Richard Branson, much like Steve Jobs, made a virtue of failure. His high-profile successes overshadow the failures that taught him where and how to mine growth.
At age 16, Branson dropped out of school to launch a student magazine. He turned to selling records by mail to fund that flailing enterprise. His Virgin Records label rocked the charts with its first release, Mike Oldfield’s iconic Tubular Bells. From the 70s into the 90s, Virgin famously signed the Rolling Stones, broke records with Janet Jackson, and built the foundation for the Virgin Media platform, ultimately expanding into radio, television, films, internet services, performance events and online gaming.
In the 1980s he launched his travel platform with Virgin Atlantic, extending as Virgin Travel into Virgin Holidays, Virgin Trains, and spinning off a lodging platform with Virgin Hotels, and automotive platform with Virgin Cars and Virgin Bikes.Virgin Direct kicked off Branson’s consumer finance platform, morphing into Virgin Money with Virgin Credit Cards and the recent acquisition of a UK bank. Following Warren Buffet’s lead, Branson belatedly but nobly launches his philanthropy platform with two funds, one promoting green energy.
Branson triggered a commercial space race with the formation of Virgin Galactic, a seemingly literal flight of fancy reminiscent of his earlier ballooning exploits. But timing is everything, and by 2011 Branson dedicates the “Galactic Gateway to Space” as the world’s first purpose-built commercial spaceport. A deal with NASA takes on research missions on SpaceShipTwo. Is this an extension of the travel platform? Considering the company he keeps — Elon Musk’s Space X, Jeff Bezos’ Blue Origin, and interstellar startups sponsored by luminaries like Bill Gates and Paul Allen — Branson may have the foundation for a galactic platform.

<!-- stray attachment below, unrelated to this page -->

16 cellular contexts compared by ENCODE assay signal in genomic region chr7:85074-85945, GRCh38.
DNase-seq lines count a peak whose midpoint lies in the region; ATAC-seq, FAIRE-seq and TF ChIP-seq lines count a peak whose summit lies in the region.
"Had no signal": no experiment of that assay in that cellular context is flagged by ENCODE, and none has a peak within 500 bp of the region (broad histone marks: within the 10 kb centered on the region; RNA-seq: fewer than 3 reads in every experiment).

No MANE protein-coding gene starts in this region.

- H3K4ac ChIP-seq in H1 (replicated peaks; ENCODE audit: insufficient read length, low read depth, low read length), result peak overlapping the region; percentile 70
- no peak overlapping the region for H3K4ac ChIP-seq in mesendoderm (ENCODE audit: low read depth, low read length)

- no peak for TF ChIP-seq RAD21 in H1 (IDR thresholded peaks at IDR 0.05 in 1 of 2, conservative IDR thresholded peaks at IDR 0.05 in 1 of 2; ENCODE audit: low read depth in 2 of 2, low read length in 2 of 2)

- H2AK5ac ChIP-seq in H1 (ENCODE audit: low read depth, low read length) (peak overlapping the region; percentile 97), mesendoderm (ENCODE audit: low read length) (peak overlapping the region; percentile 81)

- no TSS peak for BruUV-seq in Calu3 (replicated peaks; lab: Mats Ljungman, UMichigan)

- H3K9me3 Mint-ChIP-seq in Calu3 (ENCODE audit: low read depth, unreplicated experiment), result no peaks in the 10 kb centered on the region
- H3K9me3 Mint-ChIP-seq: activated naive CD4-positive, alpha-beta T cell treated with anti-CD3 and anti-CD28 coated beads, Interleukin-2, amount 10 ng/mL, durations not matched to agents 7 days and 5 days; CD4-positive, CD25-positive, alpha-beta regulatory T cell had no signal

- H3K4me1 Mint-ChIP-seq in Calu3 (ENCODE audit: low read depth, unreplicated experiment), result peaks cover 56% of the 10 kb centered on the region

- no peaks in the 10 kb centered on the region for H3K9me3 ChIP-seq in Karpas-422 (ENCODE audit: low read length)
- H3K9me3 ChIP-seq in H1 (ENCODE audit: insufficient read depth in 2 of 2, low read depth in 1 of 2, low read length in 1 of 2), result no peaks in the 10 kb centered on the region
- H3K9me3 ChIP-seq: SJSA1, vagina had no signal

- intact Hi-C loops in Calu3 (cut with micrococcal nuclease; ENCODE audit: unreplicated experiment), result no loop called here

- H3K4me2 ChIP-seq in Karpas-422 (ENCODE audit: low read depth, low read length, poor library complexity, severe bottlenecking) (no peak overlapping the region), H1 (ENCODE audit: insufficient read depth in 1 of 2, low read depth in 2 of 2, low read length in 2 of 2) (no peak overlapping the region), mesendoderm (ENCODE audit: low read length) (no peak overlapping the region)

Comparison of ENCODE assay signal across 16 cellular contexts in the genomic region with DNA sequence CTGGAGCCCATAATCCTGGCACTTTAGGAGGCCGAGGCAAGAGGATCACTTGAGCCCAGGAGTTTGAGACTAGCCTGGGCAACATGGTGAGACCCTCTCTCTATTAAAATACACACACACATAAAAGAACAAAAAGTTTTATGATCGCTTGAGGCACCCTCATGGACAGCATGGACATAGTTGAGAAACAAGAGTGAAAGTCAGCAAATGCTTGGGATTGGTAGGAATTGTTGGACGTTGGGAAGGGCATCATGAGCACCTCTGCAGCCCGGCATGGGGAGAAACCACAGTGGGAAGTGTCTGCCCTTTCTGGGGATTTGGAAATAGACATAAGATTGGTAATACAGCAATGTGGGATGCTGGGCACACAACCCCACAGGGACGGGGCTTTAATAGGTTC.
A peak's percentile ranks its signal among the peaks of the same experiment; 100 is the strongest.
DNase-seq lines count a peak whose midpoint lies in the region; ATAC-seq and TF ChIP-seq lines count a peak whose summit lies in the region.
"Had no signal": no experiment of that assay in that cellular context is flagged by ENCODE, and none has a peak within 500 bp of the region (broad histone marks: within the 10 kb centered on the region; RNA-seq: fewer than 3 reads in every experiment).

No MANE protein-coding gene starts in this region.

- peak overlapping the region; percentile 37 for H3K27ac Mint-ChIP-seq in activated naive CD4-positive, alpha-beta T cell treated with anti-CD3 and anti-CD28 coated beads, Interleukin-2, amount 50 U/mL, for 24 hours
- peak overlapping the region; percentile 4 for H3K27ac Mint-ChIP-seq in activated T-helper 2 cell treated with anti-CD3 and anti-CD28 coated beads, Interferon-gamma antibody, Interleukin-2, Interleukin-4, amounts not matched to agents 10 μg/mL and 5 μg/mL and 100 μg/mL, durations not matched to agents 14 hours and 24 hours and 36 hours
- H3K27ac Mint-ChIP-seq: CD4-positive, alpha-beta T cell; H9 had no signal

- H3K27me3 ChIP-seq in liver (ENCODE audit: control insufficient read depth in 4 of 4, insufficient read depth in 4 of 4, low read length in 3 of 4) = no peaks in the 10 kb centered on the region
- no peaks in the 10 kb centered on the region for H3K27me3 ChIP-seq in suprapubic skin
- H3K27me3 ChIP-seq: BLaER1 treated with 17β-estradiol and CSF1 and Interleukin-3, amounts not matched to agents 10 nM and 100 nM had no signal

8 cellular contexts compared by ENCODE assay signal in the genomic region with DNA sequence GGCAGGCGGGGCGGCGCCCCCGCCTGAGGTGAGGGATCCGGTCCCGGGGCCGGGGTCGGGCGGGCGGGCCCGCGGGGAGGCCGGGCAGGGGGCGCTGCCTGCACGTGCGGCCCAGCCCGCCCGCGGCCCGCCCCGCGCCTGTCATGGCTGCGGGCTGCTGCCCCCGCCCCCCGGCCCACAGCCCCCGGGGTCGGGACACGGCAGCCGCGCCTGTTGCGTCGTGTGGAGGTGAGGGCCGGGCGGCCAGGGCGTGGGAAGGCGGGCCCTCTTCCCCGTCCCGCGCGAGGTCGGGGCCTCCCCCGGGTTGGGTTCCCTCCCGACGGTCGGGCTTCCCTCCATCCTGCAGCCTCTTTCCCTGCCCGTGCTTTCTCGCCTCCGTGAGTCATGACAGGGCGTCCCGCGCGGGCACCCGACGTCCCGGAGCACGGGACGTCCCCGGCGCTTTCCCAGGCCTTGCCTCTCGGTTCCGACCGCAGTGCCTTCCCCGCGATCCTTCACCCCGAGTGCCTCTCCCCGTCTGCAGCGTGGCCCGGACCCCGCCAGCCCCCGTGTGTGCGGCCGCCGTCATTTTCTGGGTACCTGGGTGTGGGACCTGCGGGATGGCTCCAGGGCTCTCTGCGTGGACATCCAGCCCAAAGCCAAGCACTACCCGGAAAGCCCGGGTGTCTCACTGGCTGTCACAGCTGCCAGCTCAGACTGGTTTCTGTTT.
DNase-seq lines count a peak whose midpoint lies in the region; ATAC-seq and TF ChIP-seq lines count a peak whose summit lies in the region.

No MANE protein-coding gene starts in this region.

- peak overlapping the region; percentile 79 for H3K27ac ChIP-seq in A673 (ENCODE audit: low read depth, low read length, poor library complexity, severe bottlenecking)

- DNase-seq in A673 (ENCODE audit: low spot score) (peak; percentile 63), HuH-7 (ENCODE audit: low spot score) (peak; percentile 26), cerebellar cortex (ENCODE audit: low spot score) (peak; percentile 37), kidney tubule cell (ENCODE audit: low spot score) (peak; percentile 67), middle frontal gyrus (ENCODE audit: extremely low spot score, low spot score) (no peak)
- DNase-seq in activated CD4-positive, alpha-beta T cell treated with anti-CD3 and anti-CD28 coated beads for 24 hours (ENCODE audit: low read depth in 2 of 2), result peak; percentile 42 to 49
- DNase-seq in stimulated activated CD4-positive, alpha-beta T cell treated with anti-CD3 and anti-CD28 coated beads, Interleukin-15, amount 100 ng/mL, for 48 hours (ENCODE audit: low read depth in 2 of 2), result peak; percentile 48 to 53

Now consider the commercial failures that prove essential to Virgin’s remarkable success…
Branson sold his beloved Virgin Records out from under his media empire to fund his bleeding airline. The second and last time his records business would salvage another Virgin platform.
Apple interloper John Sculley and the Newton could have warned Branson that with new technologies, timing is everything.VirginStudent launched it’s pre-Facebook face book in 2000, with prescient features that have become familiar a decade later. Despite hundreds of thousands of users, Virgin’s social media platform died in 2005 with the arrival of MySpace.And in a head-to-head collision with Apple, Virgin’s Pulse, an ipod-like system, failed to extend into an electronics platform. (Virgin resuscitated the name. Virgin Pulse today refers to an employee wellness program.)
“The rise of Apple’s iPods and iTunes meant that Virgin’s device suddenly looked out of date before we had even launched it,”
Despite driving a tank through Times Square, Branson couldn’t make a go of Virgin Cola, learning not to underestimate established rivals Coke and Pepsi.
“I’ll never again make the mistake of thinking that all large, dominant companies are sleepy!”
So Virgin Vodka went down without a mixer. Virgin Vie, a cosmetics line, died the same quiet death as Virgin Clothing and the Virginware lingerie line that tried to out Victoria’s Secret. Virgin Brides stayed that way. Maybe he should have brought flowers – but Virgin’s floral business died before it launched.
“My mother drummed into me from an early age that I should not spend much time regretting the past. I try to bring that discipline to my business career. Over the years, my team and I have not let mistakes, failures or mishaps get us down. Instead, even when a venture has failed, we try to look for opportunities, to see whether we can capitalize on another gap in the market.”
The essential lesson of Branson’s remarkable success (besides a loving mother): fail fast, fail often, and fail learning.
Having launched over 100 companies, Virgin has lost count of those that failed. As a hero to bold entrepreneurs and strategic designers alike, Branson leans forward fearlessly, and fails on his feet.